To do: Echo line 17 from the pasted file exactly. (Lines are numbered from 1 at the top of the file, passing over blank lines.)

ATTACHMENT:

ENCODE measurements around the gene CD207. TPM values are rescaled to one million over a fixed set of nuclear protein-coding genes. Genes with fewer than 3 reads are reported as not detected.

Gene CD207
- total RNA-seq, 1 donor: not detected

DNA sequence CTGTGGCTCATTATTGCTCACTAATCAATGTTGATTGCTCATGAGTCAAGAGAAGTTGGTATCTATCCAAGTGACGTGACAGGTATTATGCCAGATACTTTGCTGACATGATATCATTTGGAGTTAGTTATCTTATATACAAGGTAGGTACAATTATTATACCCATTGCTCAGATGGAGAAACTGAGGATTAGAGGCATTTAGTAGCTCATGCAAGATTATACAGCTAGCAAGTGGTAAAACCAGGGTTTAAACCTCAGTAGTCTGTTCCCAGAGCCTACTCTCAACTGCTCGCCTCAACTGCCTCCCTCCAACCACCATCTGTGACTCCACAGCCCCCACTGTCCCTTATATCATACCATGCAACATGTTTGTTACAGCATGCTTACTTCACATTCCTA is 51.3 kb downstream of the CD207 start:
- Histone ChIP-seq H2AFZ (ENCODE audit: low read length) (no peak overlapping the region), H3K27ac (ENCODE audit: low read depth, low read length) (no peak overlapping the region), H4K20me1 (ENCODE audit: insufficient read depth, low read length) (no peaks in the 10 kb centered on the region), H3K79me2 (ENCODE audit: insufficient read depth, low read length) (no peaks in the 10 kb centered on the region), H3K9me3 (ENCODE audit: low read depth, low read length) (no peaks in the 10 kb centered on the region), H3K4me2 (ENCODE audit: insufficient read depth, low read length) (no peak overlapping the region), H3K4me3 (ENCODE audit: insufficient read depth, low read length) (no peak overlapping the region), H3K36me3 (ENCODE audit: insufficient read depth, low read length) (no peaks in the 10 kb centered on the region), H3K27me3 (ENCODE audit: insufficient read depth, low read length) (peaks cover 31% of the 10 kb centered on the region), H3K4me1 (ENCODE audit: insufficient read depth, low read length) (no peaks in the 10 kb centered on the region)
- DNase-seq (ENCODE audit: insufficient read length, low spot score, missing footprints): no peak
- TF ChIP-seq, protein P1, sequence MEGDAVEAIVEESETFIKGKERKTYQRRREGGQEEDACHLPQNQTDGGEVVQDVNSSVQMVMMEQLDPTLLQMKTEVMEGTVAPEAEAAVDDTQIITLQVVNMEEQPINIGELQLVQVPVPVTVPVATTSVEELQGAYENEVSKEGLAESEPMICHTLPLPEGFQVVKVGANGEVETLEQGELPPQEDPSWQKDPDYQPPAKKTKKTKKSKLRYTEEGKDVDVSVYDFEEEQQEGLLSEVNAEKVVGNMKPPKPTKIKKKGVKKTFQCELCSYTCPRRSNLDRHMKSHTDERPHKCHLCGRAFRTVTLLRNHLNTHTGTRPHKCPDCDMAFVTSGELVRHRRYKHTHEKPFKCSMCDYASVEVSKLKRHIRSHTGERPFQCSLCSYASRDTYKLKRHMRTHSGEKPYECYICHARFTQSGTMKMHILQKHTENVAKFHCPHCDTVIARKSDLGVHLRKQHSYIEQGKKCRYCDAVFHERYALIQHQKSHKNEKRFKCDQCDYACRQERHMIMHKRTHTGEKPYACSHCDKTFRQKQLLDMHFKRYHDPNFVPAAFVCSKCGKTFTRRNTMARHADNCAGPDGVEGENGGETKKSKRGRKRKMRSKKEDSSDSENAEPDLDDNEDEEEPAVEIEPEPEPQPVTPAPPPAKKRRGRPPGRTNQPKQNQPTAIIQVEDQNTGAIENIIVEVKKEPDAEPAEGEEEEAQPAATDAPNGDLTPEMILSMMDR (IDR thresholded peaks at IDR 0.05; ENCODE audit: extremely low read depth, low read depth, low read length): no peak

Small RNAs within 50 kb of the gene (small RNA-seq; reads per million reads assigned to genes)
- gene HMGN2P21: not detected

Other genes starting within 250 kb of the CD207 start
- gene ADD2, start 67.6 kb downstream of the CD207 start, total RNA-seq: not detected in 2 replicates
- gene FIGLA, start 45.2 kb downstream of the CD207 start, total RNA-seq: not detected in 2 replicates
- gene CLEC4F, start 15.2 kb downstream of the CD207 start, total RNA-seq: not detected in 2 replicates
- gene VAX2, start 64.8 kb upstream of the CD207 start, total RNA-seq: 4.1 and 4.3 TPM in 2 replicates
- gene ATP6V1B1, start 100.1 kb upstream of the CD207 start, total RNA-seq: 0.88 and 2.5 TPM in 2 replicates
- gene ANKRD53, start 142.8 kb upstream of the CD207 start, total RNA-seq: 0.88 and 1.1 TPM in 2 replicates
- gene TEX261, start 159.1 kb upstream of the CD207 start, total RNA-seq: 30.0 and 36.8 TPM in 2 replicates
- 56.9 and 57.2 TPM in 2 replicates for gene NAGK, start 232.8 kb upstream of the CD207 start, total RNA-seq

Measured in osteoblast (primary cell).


- gene TEX261, start 159.1 kb upstream of the CD207 start, total RNA-seq: 30.0 and 36.8 TPM in 2 replicates